1. Download and run the latest Visual Studio Installer for Windows. Python support is present in release 15.2 and later. If you have Visual Studio installed already, open Visual Studio and run the installer by selecting Tools > Get Tools and Features.

    Tip

    The Community edition is for individual developers, classroom learning, academic research, and open source development. For other uses, install Visual Studio Professional or Visual Studio Enterprise.

  2. The installer provides a list of workloads that are groups of related options for specific development areas. For Python, select the Python development workload and select Install:

    Python installation options Description Python distributions Choose any combination of Python distribution that you plan to work with. Common options include 32-bit and 64-bit variants of Python 2, Python 3, Miniconda, Anaconda 2, and Anaconda 3. Each option includes the distribution’s interpreter, runtime, and libraries. Anaconda, specifically, is an open data science platform that includes a wide range of preinstalled packages. Visual Studio automatically detects existing Python installations. For more information, see The Python Environments window. Also, if a newer version of Python is available than the version shown in the installer, you can install the new version separately and Visual Studio detects it. Cookiecutter template support Install the Cookiecutter graphical UI to discover templates, input template options, and create projects and files. For more information, see Use the Cookiecutter extension. Python web support Install tools for web development including HTML, CSS, and JavaScript editing support, along with templates for projects using the Bottle, Flask, and Django frameworks. For more information, see Python web project templates. Python native development tools Install the C++ compiler and other necessary components to develop native extensions for Python. For more information, see Create a C++ extension for Python. Also install the Desktop development with C++ workload for full C++ support.

    By default, the Python workload installs for all users on a computer under:

    %ProgramFiles%\Microsoft Visual Studio\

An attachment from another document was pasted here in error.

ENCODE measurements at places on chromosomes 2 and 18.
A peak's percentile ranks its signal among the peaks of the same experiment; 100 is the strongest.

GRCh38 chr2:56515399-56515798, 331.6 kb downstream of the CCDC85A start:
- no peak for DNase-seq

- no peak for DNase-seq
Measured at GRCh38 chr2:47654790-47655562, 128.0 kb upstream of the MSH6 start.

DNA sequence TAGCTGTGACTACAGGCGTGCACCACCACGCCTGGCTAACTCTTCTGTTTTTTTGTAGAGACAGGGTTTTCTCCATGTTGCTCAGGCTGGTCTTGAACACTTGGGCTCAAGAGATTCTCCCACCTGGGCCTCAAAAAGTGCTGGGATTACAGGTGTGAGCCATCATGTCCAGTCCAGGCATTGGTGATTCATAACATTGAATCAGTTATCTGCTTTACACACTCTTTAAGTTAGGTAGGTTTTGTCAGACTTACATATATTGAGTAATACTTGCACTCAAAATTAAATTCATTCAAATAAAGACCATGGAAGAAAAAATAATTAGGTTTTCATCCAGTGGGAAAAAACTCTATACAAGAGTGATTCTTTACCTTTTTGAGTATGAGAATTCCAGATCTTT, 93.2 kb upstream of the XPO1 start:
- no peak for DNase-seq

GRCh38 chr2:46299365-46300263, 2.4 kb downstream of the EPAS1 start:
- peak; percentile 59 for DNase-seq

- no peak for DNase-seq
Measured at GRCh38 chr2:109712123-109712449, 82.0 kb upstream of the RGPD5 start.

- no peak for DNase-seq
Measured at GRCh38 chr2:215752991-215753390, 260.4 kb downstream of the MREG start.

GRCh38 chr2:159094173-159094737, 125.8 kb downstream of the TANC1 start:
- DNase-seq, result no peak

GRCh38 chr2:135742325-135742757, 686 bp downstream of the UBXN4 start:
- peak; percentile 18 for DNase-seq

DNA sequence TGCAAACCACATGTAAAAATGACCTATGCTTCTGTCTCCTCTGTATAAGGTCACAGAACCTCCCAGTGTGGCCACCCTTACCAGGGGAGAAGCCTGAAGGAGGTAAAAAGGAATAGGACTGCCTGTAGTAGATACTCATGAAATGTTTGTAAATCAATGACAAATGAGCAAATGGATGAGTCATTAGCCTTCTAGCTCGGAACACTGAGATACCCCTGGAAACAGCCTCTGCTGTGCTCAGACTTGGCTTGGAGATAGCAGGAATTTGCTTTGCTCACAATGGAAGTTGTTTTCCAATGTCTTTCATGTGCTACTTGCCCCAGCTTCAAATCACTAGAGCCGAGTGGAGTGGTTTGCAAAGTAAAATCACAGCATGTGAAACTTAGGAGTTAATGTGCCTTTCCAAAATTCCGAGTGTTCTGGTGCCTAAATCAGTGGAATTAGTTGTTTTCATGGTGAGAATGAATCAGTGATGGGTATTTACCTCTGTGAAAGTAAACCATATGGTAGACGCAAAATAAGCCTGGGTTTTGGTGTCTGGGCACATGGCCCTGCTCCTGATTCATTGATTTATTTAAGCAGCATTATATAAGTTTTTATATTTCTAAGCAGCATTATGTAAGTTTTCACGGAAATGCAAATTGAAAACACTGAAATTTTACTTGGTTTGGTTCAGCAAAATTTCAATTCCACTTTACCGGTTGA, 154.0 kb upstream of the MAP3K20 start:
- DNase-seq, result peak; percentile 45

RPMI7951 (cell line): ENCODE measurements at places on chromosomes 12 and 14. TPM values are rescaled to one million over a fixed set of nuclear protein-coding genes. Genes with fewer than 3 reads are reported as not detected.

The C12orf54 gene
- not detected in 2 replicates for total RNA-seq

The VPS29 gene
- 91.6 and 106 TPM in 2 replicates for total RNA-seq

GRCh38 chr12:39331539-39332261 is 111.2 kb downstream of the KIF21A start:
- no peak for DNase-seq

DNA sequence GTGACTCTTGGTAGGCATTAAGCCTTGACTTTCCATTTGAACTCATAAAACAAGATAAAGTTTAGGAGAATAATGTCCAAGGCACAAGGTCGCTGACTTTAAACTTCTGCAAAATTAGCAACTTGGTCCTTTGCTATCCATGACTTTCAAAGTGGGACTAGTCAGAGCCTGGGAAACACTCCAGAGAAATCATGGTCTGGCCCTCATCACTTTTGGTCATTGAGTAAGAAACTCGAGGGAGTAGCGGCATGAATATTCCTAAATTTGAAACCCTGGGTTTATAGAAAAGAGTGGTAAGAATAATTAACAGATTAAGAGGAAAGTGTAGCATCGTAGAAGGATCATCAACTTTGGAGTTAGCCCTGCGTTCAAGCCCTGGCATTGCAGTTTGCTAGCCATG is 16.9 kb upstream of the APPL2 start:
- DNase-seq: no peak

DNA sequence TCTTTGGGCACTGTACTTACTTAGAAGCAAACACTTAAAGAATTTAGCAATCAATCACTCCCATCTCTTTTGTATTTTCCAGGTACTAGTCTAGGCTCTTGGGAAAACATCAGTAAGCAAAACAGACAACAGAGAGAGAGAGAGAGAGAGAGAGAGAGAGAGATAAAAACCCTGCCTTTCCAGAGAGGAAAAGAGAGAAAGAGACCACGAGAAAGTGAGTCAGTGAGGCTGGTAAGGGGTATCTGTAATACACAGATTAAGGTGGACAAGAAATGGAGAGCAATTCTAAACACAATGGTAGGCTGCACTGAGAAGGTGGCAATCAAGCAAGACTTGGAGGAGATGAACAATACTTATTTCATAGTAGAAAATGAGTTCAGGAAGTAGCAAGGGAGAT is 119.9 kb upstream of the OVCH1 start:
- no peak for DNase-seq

\

    Common7\IDE\Extensions\Microsoft\Python

    where

    is 2022 and

    is Community, Professional, or Enterprise.

    %ProgramFiles(x86)%\Microsoft Visual Studio\

    \

    Common7\IDE\Extensions\Microsoft\Python

    where

    is 2019 or 2017 and

    is Community, Professional, or Enterprise.

Review elements in Solution Explorer

Take some time to familiarize yourself with Solution Explorer, where you can browse files and folders in your project.

  • (1) At the top level is the solution, which by default has the same name as your project. A solution, which is shown as an .sln file on disk, is a container for one or more related projects. For example, if you write a C++ extension for your Python application, that C++ project can be in the same solution. The solution might also contain a project for a web service, and projects for dedicated test programs.

  • (2) Your project is highlighted in bold and uses the name you entered in the Create a new project dialog. On disk, this project is represented by a .pyproj file in your project folder.

  • (3) Under your project you see source files. In this example, you have only a single .py file. Selecting a file displays its properties in the Properties window. If you don’t see the Properties window, select the wrench icon in the Solution Explorer banner. Double-clicking a file opens it in whatever way is appropriate for that file.

  • (4) Also under the project is the Python Environments node. Expand the node to show the available Python interpreters.